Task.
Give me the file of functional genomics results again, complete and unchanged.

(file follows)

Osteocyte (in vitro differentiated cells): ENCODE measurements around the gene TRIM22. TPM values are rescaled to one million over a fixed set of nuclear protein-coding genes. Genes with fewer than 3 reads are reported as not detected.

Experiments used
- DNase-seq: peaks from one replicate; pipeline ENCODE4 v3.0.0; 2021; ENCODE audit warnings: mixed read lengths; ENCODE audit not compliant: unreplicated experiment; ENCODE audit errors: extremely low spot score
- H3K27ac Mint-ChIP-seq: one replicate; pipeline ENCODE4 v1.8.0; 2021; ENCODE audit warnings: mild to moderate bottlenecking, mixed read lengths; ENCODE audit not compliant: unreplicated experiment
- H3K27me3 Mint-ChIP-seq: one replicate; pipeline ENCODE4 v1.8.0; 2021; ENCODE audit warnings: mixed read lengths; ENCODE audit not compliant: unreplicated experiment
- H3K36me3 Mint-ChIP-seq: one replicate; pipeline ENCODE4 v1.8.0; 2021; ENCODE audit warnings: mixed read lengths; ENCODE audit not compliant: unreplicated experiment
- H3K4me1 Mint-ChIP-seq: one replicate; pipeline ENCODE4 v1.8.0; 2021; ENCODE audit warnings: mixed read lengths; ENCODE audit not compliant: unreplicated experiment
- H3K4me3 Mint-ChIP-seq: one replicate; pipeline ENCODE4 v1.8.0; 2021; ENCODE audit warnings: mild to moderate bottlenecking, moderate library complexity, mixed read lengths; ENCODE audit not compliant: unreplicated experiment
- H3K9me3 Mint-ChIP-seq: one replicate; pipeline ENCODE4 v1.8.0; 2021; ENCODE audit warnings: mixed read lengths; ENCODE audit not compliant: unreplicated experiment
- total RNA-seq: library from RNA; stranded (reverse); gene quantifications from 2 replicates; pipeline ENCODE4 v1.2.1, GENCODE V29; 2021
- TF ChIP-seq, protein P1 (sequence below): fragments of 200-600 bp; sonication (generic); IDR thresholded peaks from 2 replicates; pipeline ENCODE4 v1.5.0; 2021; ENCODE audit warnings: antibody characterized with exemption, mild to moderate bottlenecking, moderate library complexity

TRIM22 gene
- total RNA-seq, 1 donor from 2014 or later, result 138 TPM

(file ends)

Osteocyte (in vitro differentiated cells): ENCODE measurements around the gene TRIM22. TPM values are rescaled to one million over a fixed set of nuclear protein-coding genes. Genes with fewer than 3 reads are reported as not detected.

Experiments used
- DNase-seq: peaks from one replicate; pipeline ENCODE4 v3.0.0; 2021; ENCODE audit warnings: mixed read lengths; ENCODE audit not compliant: unreplicated experiment; ENCODE audit errors: extremely low spot score
- H3K27ac Mint-ChIP-seq: one replicate; pipeline ENCODE4 v1.8.0; 2021; ENCODE audit warnings: mild to moderate bottlenecking, mixed read lengths; ENCODE audit not compliant: unreplicated experiment
- H3K27me3 Mint-ChIP-seq: one replicate; pipeline ENCODE4 v1.8.0; 2021; ENCODE audit warnings: mixed read lengths; ENCODE audit not compliant: unreplicated experiment
- H3K36me3 Mint-ChIP-seq: one replicate; pipeline ENCODE4 v1.8.0; 2021; ENCODE audit warnings: mixed read lengths; ENCODE audit not compliant: unreplicated experiment
- H3K4me1 Mint-ChIP-seq: one replicate; pipeline ENCODE4 v1.8.0; 2021; ENCODE audit warnings: mixed read lengths; ENCODE audit not compliant: unreplicated experiment
- H3K4me3 Mint-ChIP-seq: one replicate; pipeline ENCODE4 v1.8.0; 2021; ENCODE audit warnings: mild to moderate bottlenecking, moderate library complexity, mixed read lengths; ENCODE audit not compliant: unreplicated experiment
- H3K9me3 Mint-ChIP-seq: one replicate; pipeline ENCODE4 v1.8.0; 2021; ENCODE audit warnings: mixed read lengths; ENCODE audit not compliant: unreplicated experiment
- total RNA-seq: library from RNA; stranded (reverse); gene quantifications from 2 replicates; pipeline ENCODE4 v1.2.1, GENCODE V29; 2021
- TF ChIP-seq, protein P1 (sequence below): fragments of 200-600 bp; sonication (generic); IDR thresholded peaks from 2 replicates; pipeline ENCODE4 v1.5.0; 2021; ENCODE audit warnings: antibody characterized with exemption, mild to moderate bottlenecking, moderate library complexity

TRIM22 gene
- total RNA-seq, 1 donor from 2014 or later, result 138 TPM